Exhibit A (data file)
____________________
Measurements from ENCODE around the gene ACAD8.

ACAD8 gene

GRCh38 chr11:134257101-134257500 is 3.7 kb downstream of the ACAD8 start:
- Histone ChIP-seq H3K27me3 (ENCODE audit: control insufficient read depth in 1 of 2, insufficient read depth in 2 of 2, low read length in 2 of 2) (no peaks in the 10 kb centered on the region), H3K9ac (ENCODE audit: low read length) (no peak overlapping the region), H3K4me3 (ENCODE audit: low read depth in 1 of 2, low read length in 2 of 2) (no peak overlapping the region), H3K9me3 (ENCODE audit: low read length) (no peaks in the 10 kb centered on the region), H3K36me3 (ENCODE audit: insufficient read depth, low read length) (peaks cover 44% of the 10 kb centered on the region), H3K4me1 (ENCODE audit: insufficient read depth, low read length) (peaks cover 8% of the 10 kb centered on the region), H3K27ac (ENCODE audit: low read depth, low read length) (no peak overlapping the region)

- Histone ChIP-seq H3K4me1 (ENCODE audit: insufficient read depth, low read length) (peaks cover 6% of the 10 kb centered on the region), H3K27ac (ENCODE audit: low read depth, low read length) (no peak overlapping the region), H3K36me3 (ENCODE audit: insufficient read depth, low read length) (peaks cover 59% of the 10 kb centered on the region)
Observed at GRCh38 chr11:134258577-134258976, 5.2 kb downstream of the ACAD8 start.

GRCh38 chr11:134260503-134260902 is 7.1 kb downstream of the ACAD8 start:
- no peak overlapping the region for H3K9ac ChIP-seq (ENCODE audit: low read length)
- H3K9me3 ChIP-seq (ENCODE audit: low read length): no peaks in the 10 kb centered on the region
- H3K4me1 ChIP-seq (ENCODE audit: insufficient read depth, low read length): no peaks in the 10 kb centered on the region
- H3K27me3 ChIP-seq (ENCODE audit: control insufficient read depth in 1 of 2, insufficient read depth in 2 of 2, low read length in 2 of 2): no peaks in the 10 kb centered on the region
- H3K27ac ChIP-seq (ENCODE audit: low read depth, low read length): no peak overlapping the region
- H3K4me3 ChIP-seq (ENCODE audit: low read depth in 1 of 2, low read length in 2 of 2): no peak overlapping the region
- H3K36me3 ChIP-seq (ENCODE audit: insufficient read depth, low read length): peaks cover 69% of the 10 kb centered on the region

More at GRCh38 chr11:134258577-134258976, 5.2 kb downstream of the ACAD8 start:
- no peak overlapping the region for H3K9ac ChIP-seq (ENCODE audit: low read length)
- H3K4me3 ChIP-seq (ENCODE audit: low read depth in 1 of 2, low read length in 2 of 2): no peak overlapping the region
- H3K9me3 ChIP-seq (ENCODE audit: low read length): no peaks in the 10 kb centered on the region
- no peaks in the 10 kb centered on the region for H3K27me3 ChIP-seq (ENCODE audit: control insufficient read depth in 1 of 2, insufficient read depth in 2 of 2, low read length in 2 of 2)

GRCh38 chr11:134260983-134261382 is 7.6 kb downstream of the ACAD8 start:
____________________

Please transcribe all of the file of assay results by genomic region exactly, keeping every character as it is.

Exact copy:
Measurements from ENCODE around the gene ACAD8.

ACAD8 gene

GRCh38 chr11:134257101-134257500 is 3.7 kb downstream of the ACAD8 start:
- Histone ChIP-seq H3K27me3 (ENCODE audit: control insufficient read depth in 1 of 2, insufficient read depth in 2 of 2, low read length in 2 of 2) (no peaks in the 10 kb centered on the region), H3K9ac (ENCODE audit: low read length) (no peak overlapping the region), H3K4me3 (ENCODE audit: low read depth in 1 of 2, low read length in 2 of 2) (no peak overlapping the region), H3K9me3 (ENCODE audit: low read length) (no peaks in the 10 kb centered on the region), H3K36me3 (ENCODE audit: insufficient read depth, low read length) (peaks cover 44% of the 10 kb centered on the region), H3K4me1 (ENCODE audit: insufficient read depth, low read length) (peaks cover 8% of the 10 kb centered on the region), H3K27ac (ENCODE audit: low read depth, low read length) (no peak overlapping the region)

- Histone ChIP-seq H3K4me1 (ENCODE audit: insufficient read depth, low read length) (peaks cover 6% of the 10 kb centered on the region), H3K27ac (ENCODE audit: low read depth, low read length) (no peak overlapping the region), H3K36me3 (ENCODE audit: insufficient read depth, low read length) (peaks cover 59% of the 10 kb centered on the region)
Observed at GRCh38 chr11:134258577-134258976, 5.2 kb downstream of the ACAD8 start.

GRCh38 chr11:134260503-134260902 is 7.1 kb downstream of the ACAD8 start:
- no peak overlapping the region for H3K9ac ChIP-seq (ENCODE audit: low read length)
- H3K9me3 ChIP-seq (ENCODE audit: low read length): no peaks in the 10 kb centered on the region
- H3K4me1 ChIP-seq (ENCODE audit: insufficient read depth, low read length): no peaks in the 10 kb centered on the region
- H3K27me3 ChIP-seq (ENCODE audit: control insufficient read depth in 1 of 2, insufficient read depth in 2 of 2, low read length in 2 of 2): no peaks in the 10 kb centered on the region
- H3K27ac ChIP-seq (ENCODE audit: low read depth, low read length): no peak overlapping the region
- H3K4me3 ChIP-seq (ENCODE audit: low read depth in 1 of 2, low read length in 2 of 2): no peak overlapping the region
- H3K36me3 ChIP-seq (ENCODE audit: insufficient read depth, low read length): peaks cover 69% of the 10 kb centered on the region

More at GRCh38 chr11:134258577-134258976, 5.2 kb downstream of the ACAD8 start:
- no peak overlapping the region for H3K9ac ChIP-seq (ENCODE audit: low read length)
- H3K4me3 ChIP-seq (ENCODE audit: low read depth in 1 of 2, low read length in 2 of 2): no peak overlapping the region
- H3K9me3 ChIP-seq (ENCODE audit: low read length): no peaks in the 10 kb centered on the region
- no peaks in the 10 kb centered on the region for H3K27me3 ChIP-seq (ENCODE audit: control insufficient read depth in 1 of 2, insufficient read depth in 2 of 2, low read length in 2 of 2)

GRCh38 chr11:134260983-134261382 is 7.6 kb downstream of the ACAD8 start: